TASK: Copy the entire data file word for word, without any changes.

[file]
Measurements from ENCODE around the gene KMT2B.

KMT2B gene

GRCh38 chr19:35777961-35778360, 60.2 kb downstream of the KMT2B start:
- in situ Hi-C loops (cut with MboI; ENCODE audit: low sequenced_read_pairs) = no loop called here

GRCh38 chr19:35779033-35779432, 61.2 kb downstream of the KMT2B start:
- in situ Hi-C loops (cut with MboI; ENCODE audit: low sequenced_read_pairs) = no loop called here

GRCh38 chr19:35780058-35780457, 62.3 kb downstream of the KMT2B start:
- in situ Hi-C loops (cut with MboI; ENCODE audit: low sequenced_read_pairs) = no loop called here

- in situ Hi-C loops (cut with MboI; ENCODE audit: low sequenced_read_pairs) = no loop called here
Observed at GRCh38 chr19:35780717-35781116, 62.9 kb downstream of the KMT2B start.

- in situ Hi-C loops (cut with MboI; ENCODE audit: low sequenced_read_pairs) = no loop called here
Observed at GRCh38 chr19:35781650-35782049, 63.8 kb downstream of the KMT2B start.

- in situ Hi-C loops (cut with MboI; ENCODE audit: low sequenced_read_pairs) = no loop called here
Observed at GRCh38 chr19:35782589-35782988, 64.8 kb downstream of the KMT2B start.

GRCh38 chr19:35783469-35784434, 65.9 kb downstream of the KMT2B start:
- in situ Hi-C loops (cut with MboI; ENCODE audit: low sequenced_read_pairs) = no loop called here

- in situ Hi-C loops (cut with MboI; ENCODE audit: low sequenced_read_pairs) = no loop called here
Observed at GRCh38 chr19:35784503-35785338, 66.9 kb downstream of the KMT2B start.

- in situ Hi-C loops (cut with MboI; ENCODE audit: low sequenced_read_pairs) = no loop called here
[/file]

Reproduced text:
Measurements from ENCODE around the gene KMT2B.

KMT2B gene

GRCh38 chr19:35777961-35778360, 60.2 kb downstream of the KMT2B start:
- in situ Hi-C loops (cut with MboI; ENCODE audit: low sequenced_read_pairs) = no loop called here

GRCh38 chr19:35779033-35779432, 61.2 kb downstream of the KMT2B start:
- in situ Hi-C loops (cut with MboI; ENCODE audit: low sequenced_read_pairs) = no loop called here

GRCh38 chr19:35780058-35780457, 62.3 kb downstream of the KMT2B start:
- in situ Hi-C loops (cut with MboI; ENCODE audit: low sequenced_read_pairs) = no loop called here

- in situ Hi-C loops (cut with MboI; ENCODE audit: low sequenced_read_pairs) = no loop called here
Observed at GRCh38 chr19:35780717-35781116, 62.9 kb downstream of the KMT2B start.

- in situ Hi-C loops (cut with MboI; ENCODE audit: low sequenced_read_pairs) = no loop called here
Observed at GRCh38 chr19:35781650-35782049, 63.8 kb downstream of the KMT2B start.

- in situ Hi-C loops (cut with MboI; ENCODE audit: low sequenced_read_pairs) = no loop called here
Observed at GRCh38 chr19:35782589-35782988, 64.8 kb downstream of the KMT2B start.

GRCh38 chr19:35783469-35784434, 65.9 kb downstream of the KMT2B start:
- in situ Hi-C loops (cut with MboI; ENCODE audit: low sequenced_read_pairs) = no loop called here

- in situ Hi-C loops (cut with MboI; ENCODE audit: low sequenced_read_pairs) = no loop called here
Observed at GRCh38 chr19:35784503-35785338, 66.9 kb downstream of the KMT2B start.

- in situ Hi-C loops (cut with MboI; ENCODE audit: low sequenced_read_pairs) = no loop called here